About the Mesquite Tree - Continued
Mesquite tree thickets attracted animals such as cottontails, jackrabbits, and the white-throated wood rat. These animals sought out mesquite groves for their shade and food. Similarly, mesquite trees attracted several types of insects relished by the Cahuilla. Tachikal, or cicada, was roasted whole and was particularly coveted.
The mesquite tree and its products played such a vital role in Cahuilla life that one method of naming the seasons utilized the annual development of the mesquite bean pod. Specifically these seasons were named: taspa (budding of trees), sevwa (blossoming of trees), heva-wiva (commencing to form bean pods), menukis-kwasva (ripening time of bean pods), merukis-chaveva (falling of bean pods), talpa (midsummer), uche-wiva (cool days), tamiva (cool days).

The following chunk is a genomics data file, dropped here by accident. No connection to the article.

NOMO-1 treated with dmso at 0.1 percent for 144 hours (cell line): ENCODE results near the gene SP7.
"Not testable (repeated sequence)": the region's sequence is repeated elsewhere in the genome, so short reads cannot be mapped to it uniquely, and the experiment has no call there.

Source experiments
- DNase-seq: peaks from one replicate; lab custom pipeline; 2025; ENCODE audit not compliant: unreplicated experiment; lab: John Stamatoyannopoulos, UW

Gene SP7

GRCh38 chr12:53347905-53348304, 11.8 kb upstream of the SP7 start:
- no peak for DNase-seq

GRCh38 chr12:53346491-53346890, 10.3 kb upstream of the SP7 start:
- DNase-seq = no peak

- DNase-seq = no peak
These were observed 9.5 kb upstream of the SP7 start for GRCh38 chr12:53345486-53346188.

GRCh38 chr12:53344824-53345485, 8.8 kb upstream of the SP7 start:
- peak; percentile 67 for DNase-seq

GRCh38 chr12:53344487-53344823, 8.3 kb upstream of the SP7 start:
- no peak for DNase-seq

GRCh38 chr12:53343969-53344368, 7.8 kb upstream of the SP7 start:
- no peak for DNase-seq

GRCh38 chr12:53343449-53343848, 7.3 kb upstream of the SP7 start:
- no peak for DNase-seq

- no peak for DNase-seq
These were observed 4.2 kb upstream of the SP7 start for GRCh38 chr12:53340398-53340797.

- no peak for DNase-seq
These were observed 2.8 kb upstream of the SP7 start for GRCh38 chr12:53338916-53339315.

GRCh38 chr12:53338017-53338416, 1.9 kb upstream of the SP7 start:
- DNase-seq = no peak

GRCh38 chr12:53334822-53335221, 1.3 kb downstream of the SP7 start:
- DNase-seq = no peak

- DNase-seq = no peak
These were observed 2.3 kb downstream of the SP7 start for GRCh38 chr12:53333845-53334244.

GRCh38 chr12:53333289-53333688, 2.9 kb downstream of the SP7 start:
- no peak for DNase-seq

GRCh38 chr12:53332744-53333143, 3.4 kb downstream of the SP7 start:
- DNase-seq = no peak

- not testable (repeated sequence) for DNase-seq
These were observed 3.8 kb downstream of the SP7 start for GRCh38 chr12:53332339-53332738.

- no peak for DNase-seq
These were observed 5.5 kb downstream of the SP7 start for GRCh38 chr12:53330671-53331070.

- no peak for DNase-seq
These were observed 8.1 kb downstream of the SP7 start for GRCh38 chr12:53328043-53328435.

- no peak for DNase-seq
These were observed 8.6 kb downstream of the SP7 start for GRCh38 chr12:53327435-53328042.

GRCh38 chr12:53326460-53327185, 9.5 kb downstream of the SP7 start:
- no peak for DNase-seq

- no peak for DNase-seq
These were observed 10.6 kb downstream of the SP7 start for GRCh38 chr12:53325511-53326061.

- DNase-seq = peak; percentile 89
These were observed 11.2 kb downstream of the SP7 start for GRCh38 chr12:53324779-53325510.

Considerable religious attention was paid to the maintenance of mesquite groves. A ceremonial sanctioning was necessary before mesquite could be fully harvested. Preceding the ceremony, a crop was prepared and eaten in the kishumna’a (ceremonial house) by members of the group. Afterward, the net (ceremonial leader) announced that the mesquite harvest could commence. Illness or death would be visited upon anyone failing to abide by the rite of “feeding the house.” Cahuilla shamans contributed to the health of the trees through supernatural means, bringing rain in the spring and preventing dampness at gathering time which might destroy the crop.
Nutritionally, the mesquite bean is said to compare favorably with barley. Studies indicate that beans per 100 pounds contain 8.34 pounds of crude protein, 52.02 pounds of carbohydrates, and 2.4 pounds of fats.
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